Incredible unearthed footage shows close up of Saturn rising behind the Moon

STUNNING video footage of Saturn during a lunar occultation has been shared on social media.

Popular science account @WonderofScience took to Twitter to share the 34-second video on Monday.

In the clip, Saturn can be seen rising from behind the moon at a close distance.

"Incredible footage of Saturn rising from behind the Moon during a lunar occultation," the tweet read.

A lunar occultation is a celestial event that describes when the Moon appears to move in front of another object in the sky.

The object can be either a star, a planet, or an asteroid – in this case, it refers to Saturn.

An astronomer named Jan Koet captured the video footage using a group-based telescope.

Koet writes in a YouTube post that the video was taken on May 22, 2007.

"Video was made by a18cm Astro Physics 180EDT, aMeade 5000 3x Barlow and aToUcam2," the scientist explained.

He added that some after-processing was done "to push the brightness of the faint Saturn to match that of the Moon."

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The astronomer noted that the video was sped up for convenience.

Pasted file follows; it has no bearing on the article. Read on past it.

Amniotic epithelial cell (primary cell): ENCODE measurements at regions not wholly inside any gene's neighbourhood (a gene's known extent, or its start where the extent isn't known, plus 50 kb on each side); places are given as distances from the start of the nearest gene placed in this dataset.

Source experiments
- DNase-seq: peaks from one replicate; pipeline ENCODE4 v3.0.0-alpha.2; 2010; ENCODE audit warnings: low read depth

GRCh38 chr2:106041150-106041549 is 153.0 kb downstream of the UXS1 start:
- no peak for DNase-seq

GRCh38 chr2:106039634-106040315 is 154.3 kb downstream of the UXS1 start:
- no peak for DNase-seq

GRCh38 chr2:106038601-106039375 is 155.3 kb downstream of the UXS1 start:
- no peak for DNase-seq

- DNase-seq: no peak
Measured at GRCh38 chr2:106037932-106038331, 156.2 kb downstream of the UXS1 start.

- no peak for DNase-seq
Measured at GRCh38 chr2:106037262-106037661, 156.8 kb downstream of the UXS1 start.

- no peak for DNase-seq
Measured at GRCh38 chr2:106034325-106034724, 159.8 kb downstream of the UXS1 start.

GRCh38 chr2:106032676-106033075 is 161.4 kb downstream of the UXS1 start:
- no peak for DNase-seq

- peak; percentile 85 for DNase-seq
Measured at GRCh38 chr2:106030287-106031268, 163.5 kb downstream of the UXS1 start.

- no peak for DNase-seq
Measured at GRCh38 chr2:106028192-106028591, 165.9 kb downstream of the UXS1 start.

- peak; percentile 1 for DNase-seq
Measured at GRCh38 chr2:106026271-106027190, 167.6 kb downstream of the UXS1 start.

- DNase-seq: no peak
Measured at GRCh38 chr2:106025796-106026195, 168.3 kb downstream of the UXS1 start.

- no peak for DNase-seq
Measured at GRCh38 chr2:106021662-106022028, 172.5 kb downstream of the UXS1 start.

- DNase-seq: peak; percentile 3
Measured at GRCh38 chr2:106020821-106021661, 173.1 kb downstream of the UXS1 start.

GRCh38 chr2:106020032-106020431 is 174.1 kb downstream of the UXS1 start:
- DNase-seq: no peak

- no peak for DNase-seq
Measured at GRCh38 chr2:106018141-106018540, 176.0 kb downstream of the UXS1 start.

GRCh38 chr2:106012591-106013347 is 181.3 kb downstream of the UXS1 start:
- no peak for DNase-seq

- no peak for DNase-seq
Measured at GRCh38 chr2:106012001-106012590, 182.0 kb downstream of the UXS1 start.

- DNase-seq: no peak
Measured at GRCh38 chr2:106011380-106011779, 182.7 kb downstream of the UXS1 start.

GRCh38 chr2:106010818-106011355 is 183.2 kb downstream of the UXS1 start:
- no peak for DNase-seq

"Amazing what one can do with a home Telescope that anyone can use from home!" one Twitter user commented under the post.

"It is so awesome, it doesn't look real!" a second person echoed.

Saturn is the sixth planet from the Sun and the second-largest in the Solar System, behind Jupiter.

The planet has 82 moons, however, only 53 of these moons are confirmed and named.

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These moons range massively in size – Titan is bigger than the planet Mercury, while others are as small as a sports arena.

Like Jupiter, Saturn is a giant gas planet and is composed of similar chemical elements including hydrogen, helium, and methane.

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